I think it’s going to be in dire straits. Nobody wants to work. Nobody wants to be an entrepreneur — to start a company and be successful at it. I’m not seeing anybody coming in looking to be hired. Back in the day I had 55 employees. Now, I have five people in the field.

What advice would you give to somebody/or give to people looking to do a major remodel/build project? 

Be honest and fair with people and know what you’re doing. Also, realize it might take time to find your niche. Back in the 1980s, I was doing condominiums and Killington base lodges. In the 1990s, it got a little slow. I found my niche doing mostly residential building. Some have run into the $3 million range. It’s an opportunity to do something that you’re proud of.

How has technology changed the way you do business?

The internet changed everything — to be able to research projects, to purchase products that local retailers don’t even know about — it changed the methodologies of doing construction. We’re also building much tighter houses in terms of energy efficiency. We have various types of insulation and there are all kinds of new products coming in for exterior siding and decking. They’re not proven yet. That’s why you really have to be careful. 

What inspires you in your work?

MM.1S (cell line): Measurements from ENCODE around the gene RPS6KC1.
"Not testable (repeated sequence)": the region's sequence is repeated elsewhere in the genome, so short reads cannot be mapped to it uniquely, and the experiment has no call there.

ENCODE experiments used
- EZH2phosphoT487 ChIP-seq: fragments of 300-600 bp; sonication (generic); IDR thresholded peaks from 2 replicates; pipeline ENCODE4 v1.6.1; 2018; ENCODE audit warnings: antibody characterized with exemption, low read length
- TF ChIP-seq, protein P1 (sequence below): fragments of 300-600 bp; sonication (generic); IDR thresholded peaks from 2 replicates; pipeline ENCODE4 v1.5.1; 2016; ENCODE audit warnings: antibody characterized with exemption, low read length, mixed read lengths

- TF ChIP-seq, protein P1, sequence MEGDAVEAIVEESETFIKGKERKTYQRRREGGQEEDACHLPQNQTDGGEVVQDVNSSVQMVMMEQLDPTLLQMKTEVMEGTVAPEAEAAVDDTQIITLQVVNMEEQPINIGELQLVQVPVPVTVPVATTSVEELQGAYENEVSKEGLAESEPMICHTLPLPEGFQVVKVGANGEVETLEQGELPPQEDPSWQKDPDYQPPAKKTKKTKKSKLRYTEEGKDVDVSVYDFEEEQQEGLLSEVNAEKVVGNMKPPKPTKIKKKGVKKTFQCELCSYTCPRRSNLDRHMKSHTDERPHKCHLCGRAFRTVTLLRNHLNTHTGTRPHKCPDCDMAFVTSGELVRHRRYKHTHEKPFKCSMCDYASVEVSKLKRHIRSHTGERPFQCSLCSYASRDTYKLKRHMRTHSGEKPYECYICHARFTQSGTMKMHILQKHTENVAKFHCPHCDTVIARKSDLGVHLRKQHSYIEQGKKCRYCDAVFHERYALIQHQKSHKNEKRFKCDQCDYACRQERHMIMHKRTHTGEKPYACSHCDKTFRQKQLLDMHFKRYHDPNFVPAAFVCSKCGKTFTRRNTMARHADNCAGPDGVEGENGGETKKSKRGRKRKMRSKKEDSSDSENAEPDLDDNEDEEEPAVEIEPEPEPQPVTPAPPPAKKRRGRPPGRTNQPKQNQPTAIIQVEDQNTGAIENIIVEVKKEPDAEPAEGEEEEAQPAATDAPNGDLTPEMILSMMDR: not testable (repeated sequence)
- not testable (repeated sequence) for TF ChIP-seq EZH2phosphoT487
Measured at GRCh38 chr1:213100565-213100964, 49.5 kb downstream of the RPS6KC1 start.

My building is my legacy.  I think I’m well respected in the community, I’ve earned that and I’m rewarded.

For more information about Moore Construction Company, visit: richardmooreconstruction.com.

 

Seth Shaw
Goodro Lumber,
Killington 

What is a trend you are seeing in the industry today that you wish was not something that people would be interested in building/style/material?

Economy grade composite decking, inevitably. There is a reason that products are as low cost as they are — it’s because they don’t last long. There was a wave of very cheap composite decking 20 years ago that came through. A lot of those companies went bankrupt and belly up because of products that didn’t hold up the way they were supposed to. There’s been a resurgence in that type of product and I’m not a fan.